Cuba: Closer than Ever

Castro - Obama
Cuban President Raúl Castro shakes hands with U.S. President Barack Obama. /White House photo

Barack Obama will be the first U.S. president to step on Cuban soil today in nearly a century. Cuba, just 90 miles off Florida’s shores, has always been so near and yet so far in American political imagination.

Near enough for thousands of Cuban refugees to push off in rafts, braving shark-infested waters, to reach these shores – although nowadays they make the trek on foot, crossing Central America, traveling through Mexico and literally walking across the U.S.-Mexico border.

And yet Cuba and its 11 million people are so far off that no American president has visited the island in 90 years, a reflection of the frosty relationship between the two powers, as the U.S. fought the communist Castro brothers –Fidel and Raúl – in a war of words and economic embargo since the two overthrew Fulgencio Batista in 1959.

The visit,  jumpstarted in 2014 when Obama announced he would re-establish relations with Cuba, sets the clock for a new beginning. And what a beginning. Air Force One takes to the air with the help of influential Cuban business titans in Miami. Yes, Miami, the frenetic South Florida city historically known as “the seventh province of Cuba” and fanatically anti-Castro, is undergoing a political transformation. Younger generations are taking a second look at the embargo and concluding it’s a disaster.

Less than 50 percent of Cuban-Americans support the embargo, based on a Florida International University poll conducted in 2014. In spirit, will and imagination Florida, too, is joining Obama on this trip, ending, perhaps forever, decades of emotional anguish between Cubans here and Cubans there.

“We view national reconciliation as both a process and a goal. We recognize its difficulties, but are convinced of its necessity,” writes the Cuba Study Group on cubastudygroup.org. “Our process of reconciliation must be focused on Cuba’s future, not its past.”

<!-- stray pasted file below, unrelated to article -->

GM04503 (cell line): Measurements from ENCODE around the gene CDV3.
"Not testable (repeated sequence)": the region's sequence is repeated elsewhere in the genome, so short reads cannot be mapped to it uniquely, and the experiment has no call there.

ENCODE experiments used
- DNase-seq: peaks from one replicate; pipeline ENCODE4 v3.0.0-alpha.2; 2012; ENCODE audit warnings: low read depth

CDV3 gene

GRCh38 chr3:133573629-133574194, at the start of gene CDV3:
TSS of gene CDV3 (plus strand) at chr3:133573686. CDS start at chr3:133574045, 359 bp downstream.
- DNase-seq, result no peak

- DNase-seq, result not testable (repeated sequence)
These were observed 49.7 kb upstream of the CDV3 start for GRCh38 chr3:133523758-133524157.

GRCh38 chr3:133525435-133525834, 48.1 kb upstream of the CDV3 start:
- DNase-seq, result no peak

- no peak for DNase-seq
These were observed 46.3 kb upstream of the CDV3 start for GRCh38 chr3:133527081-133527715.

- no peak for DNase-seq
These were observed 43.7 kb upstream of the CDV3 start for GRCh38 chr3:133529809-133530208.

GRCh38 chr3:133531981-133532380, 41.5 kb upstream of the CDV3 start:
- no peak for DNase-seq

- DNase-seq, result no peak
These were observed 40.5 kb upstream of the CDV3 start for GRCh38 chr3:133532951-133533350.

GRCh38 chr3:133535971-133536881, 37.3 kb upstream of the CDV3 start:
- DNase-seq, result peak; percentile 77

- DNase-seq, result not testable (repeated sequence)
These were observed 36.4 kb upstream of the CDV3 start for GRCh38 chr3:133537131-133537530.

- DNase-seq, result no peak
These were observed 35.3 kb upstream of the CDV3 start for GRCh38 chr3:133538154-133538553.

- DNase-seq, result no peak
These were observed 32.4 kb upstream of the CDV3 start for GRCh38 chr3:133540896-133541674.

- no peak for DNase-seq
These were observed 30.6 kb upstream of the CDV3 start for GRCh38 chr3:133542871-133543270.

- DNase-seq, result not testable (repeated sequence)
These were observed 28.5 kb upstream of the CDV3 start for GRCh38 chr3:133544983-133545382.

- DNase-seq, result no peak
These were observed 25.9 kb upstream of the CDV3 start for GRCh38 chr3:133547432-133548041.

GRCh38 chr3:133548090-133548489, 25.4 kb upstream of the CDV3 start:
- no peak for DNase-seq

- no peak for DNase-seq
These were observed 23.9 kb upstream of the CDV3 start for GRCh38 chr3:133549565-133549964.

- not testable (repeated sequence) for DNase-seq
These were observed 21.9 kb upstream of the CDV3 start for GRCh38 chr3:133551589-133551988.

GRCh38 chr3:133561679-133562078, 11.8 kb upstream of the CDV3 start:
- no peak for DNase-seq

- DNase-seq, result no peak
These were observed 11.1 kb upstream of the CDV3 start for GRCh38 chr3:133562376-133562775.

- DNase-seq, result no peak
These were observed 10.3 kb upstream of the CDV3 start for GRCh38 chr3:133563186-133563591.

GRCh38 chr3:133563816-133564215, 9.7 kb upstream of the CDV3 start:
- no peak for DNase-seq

The Cuba Study Group comprises prominent Cubans who once were big supporters of the embargo: Florida sugar magnate Alfonso Fanjul, health care entrepreneur Mike Fernández and former  U.S. Commerce Secretary Carlos Gutierrez, who served under George W. Bush.They, along with Cuba Study Group Chairman Carlos Saladrigas, will join Obama on the trip.

About 20 or more members of Congress will visit Cuba with Obama, including former House Speaker Nancy Pelosi of California and New York Congressman Charles Rangel. Republican Senator Jeff Flake of Arizona, a proponent of lifting the Cuban embargo, is scheduled to make the trip, one of few Republicans to do so.

Another Republican, Florida Sen. Marco Rubio, is being left behind. Rubio opposes Obama’s trip to Cuba – as do most of Florida’s GOP congressional delegation. In addition, about 59 percent of Florida Republicans are against the trip, according to a Bendixen survey conducted earlier this month. But in a stunning rebuke of the man and his policies, 67 state counties rejected Rubio in last week’s Florida presidential primary.

Change is coming. Cuba today is closer than ever.

So Far 

• Restored diplomatic relations (summer 2015)

• Opened up travel to Cuba, including direct travel on U.S. airlines

• Increased hotel investments

• Allowed more transactions with  U.S. dollars in Cuba

• Restoration of direct mail between the two countries

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